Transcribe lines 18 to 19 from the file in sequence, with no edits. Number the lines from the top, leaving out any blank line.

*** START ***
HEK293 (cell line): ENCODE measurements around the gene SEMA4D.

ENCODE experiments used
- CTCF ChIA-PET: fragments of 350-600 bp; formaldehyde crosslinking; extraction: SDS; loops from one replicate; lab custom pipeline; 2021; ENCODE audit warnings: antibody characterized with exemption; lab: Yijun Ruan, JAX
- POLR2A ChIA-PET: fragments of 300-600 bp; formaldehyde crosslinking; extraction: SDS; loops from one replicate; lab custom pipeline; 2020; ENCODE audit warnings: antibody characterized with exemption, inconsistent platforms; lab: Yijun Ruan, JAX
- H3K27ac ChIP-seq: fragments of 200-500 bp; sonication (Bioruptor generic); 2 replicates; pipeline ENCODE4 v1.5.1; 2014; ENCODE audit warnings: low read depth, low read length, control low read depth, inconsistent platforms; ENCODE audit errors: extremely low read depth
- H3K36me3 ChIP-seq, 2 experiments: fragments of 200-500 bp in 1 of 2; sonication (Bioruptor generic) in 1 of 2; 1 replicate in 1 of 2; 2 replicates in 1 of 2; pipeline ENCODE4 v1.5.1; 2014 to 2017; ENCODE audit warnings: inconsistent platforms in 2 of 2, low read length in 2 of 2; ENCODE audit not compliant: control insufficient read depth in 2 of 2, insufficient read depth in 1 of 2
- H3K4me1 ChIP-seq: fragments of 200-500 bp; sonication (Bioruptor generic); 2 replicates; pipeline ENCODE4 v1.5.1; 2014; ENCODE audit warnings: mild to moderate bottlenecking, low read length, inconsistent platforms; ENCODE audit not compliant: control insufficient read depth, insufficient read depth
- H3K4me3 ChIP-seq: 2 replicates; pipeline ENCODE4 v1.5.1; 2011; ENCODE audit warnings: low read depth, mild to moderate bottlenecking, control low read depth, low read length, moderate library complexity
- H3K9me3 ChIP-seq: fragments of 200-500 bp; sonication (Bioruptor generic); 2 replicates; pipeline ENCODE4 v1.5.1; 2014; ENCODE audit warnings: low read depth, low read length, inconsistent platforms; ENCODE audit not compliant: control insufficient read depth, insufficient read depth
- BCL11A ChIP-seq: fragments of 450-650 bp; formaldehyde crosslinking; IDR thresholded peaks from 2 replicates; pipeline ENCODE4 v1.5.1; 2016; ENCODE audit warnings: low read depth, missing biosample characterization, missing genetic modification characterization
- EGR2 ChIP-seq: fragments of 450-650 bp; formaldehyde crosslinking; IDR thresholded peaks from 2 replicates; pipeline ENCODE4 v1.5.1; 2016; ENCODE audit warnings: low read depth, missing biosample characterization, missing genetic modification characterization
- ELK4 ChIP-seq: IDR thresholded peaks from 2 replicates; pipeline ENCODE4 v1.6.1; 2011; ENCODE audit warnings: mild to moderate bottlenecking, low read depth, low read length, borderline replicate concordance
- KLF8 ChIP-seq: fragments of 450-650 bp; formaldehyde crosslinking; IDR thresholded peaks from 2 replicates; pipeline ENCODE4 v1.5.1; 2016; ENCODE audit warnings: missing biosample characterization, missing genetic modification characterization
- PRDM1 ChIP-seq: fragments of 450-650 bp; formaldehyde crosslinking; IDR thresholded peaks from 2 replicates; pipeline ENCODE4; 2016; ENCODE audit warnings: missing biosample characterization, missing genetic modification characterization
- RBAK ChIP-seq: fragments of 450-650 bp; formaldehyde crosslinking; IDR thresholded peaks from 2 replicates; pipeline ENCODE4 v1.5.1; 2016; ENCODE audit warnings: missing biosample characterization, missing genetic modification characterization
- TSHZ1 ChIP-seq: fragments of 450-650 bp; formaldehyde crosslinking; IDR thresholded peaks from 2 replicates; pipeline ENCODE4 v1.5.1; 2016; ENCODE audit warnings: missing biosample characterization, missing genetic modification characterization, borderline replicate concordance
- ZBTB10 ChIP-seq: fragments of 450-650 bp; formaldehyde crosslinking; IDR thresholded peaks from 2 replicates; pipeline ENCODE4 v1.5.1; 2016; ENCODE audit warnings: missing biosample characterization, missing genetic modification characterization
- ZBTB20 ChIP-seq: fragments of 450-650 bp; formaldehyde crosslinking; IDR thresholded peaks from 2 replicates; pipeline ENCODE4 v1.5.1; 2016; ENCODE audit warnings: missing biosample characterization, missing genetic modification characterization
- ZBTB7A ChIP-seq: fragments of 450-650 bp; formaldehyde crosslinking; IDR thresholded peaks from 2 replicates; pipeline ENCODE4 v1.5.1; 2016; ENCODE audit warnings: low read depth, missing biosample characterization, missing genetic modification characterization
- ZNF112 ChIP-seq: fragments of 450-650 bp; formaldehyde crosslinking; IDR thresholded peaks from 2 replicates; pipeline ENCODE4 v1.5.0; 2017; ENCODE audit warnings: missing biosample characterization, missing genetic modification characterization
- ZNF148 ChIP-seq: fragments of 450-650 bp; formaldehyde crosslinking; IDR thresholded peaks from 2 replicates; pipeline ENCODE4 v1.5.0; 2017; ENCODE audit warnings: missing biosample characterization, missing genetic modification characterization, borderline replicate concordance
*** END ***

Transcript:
- ZBTB20 ChIP-seq: fragments of 450-650 bp; formaldehyde crosslinking; IDR thresholded peaks from 2 replicates; pipeline ENCODE4 v1.5.1; 2016; ENCODE audit warnings: missing biosample characterization, missing genetic modification characterization
- ZBTB7A ChIP-seq: fragments of 450-650 bp; formaldehyde crosslinking; IDR thresholded peaks from 2 replicates; pipeline ENCODE4 v1.5.1; 2016; ENCODE audit warnings: low read depth, missing biosample characterization, missing genetic modification characterization